(Video by Dallas Athent & Sean Alday)
Not only in greater Bushwick area is Rafael Fuchs known for photographing everyone, from locals to famous faces in the mags; everywhere, from streets to his studio. For Bushwick Open Studios, Fuchs pulled images from past to present, many of which were never seen before. Showing his work in his own gallery, Fuchs Projects at 56 Bogart St, he took the time to curate prints from various eras, grouping them together in a way that makes you say “Dayum! This dude has done A LOT.” Although it’s not a retrospect, it becomes a show within a show, with each crew of photos creating their own vision.
When you walk in, one wall has an immediate blast of vibrant portraits of peeps such as Patty Hearst and Malcom McLaren, taken from Fuchs’ days in the city some odd 30 years back (and yes we’re picturing some cray-cray parties and some dope clothes). Another group of photos exhibits vintage-inspired images, spanning over various eras, some of regular people, some of more celebrities, but many stunning in their use of light and shadow. As you move from set to set, you just don’t know what Fuchs is gonna bring next. Bring it on Fuchs!!
But one of the most fascinating parts of the show is a group of photos Fuchs took over the course of three months in Jerusalem in 1983. While his goal was to simply photograph the people around Jaffa Gate, his teacher told him his set of photos had political undertones. In one image, a boy against a wall shoots a toy-gun towards the lense. While taking the photo, Fuchs told the kid they could play a game where Fuchs would shoot him with the camera, and the boy could shoot him back with the gun. And while his teacher immediately stated he saw tension of the times in the image as well as in Fuchs’ entire project, Fuchs never intended that–he says he just liked Jaffa Gate and wanted to have fun photographing the people and scenes. These sorts of stories are what can make photography (and art in general!) so interesting. While the meaning behind it all may seem obvious, you sometimes really just don’t know.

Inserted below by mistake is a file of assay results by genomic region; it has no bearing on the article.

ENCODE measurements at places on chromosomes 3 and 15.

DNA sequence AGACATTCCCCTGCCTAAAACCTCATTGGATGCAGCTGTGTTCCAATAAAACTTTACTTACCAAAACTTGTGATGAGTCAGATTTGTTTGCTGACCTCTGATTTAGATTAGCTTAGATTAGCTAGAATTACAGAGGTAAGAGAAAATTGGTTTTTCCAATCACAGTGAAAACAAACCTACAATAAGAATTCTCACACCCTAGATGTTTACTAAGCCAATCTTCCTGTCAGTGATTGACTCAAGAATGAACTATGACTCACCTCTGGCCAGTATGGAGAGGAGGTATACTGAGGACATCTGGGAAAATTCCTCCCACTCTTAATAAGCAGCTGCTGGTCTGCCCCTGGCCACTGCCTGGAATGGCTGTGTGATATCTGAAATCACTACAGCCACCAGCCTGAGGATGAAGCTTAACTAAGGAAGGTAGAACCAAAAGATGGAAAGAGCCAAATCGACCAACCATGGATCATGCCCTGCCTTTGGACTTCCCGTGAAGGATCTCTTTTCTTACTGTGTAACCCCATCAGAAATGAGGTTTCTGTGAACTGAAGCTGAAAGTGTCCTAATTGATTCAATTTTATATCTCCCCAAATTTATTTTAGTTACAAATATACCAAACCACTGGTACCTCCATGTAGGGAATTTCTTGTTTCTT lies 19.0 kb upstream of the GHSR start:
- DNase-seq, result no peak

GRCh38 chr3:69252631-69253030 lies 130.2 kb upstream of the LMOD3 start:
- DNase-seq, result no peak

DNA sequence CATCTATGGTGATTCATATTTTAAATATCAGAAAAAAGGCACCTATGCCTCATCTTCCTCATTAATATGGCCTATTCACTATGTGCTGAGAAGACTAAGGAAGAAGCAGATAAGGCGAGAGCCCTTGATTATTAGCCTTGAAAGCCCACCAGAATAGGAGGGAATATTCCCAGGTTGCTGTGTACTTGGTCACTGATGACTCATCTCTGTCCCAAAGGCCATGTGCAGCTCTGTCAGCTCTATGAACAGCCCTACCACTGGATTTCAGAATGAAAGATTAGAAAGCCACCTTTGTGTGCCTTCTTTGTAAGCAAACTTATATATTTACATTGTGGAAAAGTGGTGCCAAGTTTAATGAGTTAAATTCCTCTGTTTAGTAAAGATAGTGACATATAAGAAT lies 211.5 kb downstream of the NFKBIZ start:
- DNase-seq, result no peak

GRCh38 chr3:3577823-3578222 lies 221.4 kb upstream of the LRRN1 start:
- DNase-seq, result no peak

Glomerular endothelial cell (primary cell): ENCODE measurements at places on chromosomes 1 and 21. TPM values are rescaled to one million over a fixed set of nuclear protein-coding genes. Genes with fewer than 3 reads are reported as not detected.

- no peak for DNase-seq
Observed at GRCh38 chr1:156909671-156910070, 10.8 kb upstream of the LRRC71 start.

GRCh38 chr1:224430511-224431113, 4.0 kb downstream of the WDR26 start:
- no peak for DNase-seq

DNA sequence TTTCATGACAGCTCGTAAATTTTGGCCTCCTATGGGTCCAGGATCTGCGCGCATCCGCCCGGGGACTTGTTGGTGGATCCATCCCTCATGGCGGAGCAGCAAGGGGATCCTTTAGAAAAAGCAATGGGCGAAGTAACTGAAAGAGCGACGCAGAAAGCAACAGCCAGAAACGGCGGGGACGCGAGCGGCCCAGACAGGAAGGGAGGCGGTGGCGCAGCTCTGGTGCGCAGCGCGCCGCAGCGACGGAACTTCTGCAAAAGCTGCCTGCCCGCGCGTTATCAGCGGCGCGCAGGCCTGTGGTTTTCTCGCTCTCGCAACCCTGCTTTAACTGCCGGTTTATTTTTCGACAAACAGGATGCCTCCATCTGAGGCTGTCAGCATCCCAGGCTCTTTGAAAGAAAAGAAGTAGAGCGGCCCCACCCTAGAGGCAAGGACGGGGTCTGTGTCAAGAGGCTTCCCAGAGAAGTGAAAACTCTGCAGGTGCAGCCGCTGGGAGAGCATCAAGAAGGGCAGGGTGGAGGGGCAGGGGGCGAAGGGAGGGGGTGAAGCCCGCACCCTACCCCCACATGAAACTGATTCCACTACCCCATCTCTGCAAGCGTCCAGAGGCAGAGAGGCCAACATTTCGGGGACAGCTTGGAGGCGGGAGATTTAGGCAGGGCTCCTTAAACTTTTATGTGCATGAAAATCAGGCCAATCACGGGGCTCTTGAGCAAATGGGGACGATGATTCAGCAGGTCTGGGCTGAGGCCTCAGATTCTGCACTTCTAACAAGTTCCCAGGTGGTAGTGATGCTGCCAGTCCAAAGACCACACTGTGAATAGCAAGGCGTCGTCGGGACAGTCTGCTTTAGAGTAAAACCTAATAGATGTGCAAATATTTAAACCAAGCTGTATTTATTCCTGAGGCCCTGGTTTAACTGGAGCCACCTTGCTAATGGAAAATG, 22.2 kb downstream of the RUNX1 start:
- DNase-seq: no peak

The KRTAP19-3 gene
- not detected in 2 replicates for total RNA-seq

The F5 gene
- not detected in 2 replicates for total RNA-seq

And because Fuchs was part of our Guide to the O.G.’s of Bushwick, of course we had to ask him about the neighborhood, and what it’s been like for him through his years as a photographer on Bogart. When he first came to the hood in 2005, he had a loft showing at 11AM. He wanted to know his neighbors and asked the broker where everyone was. The broker told him they’d all be out later. It was too early, yo! While much has changed in the past decade in East Williamsburg’s originally-industrial front, that certainly seems to still be a trend.